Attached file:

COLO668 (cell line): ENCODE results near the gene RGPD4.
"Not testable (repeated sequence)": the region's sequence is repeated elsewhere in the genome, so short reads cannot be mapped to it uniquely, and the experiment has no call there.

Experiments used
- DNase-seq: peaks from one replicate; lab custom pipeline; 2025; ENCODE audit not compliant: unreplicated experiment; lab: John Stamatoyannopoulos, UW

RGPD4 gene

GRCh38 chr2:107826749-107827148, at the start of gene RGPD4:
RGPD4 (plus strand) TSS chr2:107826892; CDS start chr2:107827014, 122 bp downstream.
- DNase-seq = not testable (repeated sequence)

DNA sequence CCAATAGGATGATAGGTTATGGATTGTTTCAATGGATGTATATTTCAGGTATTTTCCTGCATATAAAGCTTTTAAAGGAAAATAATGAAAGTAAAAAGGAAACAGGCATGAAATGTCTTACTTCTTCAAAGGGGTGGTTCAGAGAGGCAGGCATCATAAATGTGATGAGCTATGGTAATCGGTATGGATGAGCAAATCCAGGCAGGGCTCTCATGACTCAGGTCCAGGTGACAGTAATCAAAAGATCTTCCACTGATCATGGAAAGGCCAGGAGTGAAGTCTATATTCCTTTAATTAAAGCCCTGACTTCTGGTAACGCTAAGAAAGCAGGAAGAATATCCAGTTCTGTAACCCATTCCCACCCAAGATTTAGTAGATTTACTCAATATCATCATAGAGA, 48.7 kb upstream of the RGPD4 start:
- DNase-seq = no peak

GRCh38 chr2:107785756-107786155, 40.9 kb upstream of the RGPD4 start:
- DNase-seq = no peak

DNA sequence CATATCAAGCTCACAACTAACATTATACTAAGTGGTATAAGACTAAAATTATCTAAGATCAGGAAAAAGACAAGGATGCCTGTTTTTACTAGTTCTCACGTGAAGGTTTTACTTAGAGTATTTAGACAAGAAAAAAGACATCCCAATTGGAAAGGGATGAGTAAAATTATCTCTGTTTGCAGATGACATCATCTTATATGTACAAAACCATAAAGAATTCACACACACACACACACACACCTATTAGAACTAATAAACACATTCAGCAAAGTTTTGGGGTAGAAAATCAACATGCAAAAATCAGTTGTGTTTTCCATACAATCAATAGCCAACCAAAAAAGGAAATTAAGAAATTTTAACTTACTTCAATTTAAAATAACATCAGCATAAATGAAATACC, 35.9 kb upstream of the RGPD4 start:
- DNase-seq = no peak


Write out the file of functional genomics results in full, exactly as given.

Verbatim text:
COLO668 (cell line): ENCODE results near the gene RGPD4.
"Not testable (repeated sequence)": the region's sequence is repeated elsewhere in the genome, so short reads cannot be mapped to it uniquely, and the experiment has no call there.

Experiments used
- DNase-seq: peaks from one replicate; lab custom pipeline; 2025; ENCODE audit not compliant: unreplicated experiment; lab: John Stamatoyannopoulos, UW

RGPD4 gene

GRCh38 chr2:107826749-107827148, at the start of gene RGPD4:
RGPD4 (plus strand) TSS chr2:107826892; CDS start chr2:107827014, 122 bp downstream.
- DNase-seq = not testable (repeated sequence)

DNA sequence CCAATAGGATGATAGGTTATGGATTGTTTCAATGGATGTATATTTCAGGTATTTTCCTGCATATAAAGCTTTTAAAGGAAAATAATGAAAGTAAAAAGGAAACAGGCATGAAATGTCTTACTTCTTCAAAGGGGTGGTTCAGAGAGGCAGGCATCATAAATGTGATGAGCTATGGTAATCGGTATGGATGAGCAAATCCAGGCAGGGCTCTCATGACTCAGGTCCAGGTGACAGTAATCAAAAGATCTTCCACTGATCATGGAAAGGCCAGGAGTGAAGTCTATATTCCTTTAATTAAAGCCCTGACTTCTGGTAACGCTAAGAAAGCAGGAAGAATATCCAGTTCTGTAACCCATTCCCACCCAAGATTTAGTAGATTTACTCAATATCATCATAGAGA, 48.7 kb upstream of the RGPD4 start:
- DNase-seq = no peak

GRCh38 chr2:107785756-107786155, 40.9 kb upstream of the RGPD4 start:
- DNase-seq = no peak

DNA sequence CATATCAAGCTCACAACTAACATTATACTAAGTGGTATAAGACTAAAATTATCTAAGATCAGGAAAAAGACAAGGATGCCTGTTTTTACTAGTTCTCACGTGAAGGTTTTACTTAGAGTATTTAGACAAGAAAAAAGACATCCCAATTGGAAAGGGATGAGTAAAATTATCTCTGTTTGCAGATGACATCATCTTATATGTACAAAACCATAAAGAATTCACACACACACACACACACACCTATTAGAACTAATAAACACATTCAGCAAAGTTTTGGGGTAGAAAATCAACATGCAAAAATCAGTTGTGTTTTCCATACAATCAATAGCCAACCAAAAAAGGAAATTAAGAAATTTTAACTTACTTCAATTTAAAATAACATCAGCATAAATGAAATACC, 35.9 kb upstream of the RGPD4 start:
- DNase-seq = no peak